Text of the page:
Home > Recent News > Breakthrough in understanding folding of single stranded viral RNAs could lead to cure for the common cold

Breakthrough in understanding folding of single stranded viral RNAs could lead to cure for the common cold

Pretty cool stuff, not only is it the primary sequence, but all the secondary structural interacts are absolutely key for folding and assembly into the viral partciel.

Title overstates the case but excerpt from: Scientists have figured out how to stop the common cold in its tracks

“We have understood for decades that the RNA carries the genetic messages that create viral proteins, but we didn’t know that, hidden within the stream of letters we use to denote the genetic information, is a second code governing virus assembly,” one of the team, biophysicist Roman Tuma from the University of Leeds in the UK, told Laura Donnelly at The Telegraph. “It is like finding a secret message within an ordinary news report and then being able to crack the whole coding system behind it.”

Single-stranded RNA viruses are the most simple type of viruses known to science, and it’s thought that they were probably one of the first to evolve. And being around for a long time means they’re super-effective at what they do. Rhinovirus, which is the predominant cause of the common cold, is responsible for 1 billion infections per year – in the US alone.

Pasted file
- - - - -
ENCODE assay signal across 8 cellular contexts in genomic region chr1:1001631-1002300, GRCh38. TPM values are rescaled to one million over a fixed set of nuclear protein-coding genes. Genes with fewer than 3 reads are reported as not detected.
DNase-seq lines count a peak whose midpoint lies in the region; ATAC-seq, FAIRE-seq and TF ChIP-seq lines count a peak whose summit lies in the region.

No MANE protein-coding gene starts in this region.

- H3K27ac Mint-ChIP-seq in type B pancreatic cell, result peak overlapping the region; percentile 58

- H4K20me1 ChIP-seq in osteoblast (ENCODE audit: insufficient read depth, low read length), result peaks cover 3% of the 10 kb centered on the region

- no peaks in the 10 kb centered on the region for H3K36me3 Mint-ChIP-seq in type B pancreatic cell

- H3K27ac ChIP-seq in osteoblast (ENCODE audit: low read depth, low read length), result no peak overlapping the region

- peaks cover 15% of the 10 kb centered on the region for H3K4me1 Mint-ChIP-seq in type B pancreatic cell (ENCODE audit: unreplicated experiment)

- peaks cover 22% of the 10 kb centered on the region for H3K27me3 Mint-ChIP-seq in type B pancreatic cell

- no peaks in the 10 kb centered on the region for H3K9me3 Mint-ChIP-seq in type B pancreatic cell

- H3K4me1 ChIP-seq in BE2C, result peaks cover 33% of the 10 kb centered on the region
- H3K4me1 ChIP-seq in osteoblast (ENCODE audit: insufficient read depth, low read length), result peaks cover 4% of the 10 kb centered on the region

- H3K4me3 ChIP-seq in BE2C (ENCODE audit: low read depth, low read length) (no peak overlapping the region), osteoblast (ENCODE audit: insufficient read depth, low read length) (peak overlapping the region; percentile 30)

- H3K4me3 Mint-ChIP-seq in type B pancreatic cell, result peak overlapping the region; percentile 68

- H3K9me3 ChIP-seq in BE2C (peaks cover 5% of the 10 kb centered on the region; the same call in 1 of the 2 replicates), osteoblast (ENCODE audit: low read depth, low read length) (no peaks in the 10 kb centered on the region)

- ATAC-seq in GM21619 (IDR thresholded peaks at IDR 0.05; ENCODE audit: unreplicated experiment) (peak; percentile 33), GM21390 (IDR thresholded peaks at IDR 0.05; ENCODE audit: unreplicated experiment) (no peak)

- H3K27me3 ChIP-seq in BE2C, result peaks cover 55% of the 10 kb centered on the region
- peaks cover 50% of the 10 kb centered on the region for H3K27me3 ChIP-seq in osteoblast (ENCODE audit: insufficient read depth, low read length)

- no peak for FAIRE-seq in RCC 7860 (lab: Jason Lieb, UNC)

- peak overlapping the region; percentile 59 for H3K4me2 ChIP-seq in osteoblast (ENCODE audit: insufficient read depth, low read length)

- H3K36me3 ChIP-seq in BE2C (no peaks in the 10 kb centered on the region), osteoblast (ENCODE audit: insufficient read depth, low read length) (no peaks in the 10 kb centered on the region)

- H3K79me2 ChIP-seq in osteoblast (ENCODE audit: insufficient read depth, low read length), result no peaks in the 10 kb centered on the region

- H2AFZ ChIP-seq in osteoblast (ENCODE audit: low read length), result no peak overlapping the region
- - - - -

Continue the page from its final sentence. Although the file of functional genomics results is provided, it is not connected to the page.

Revealing the density of encoded functions in a viral RNA

We present direct experimental evidence that assembly of a single-stranded RNA virus occurs via a packaging signal-mediated mechanism. We show that the sequences of coat protein recognition motifs within multiple, dispersed, putative RNA packaging signals, as well as their relative spacing within a genomic fragment, act collectively to influence the fidelity and yield of capsid self-assembly in vitro. These experiments confirm that the selective advantages for viral yield and encapsidation specificity, predicted from previous modeling of packaging signal-mediated assembly, are found in Nature. Regions of the genome that act as packaging signals also function in translational and transcriptional enhancement, as well as directly coding for the coat protein, highlighting the density of encoded functions within the viral RNA. Assembly and gene expression are therefore direct molecular competitors for different functional folds of the same RNA sequence. The strongest packaging signal in the test fragment, encodes a region of the coat protein that undergoes a conformational change upon contact with packaging signals. A similar phenomenon occurs in other RNA viruses for which packaging signals are known. These contacts hint at an even deeper density of encoded functions in viral RNA, which if confirmed, would have profound consequences for the evolution of this class of pathogens.

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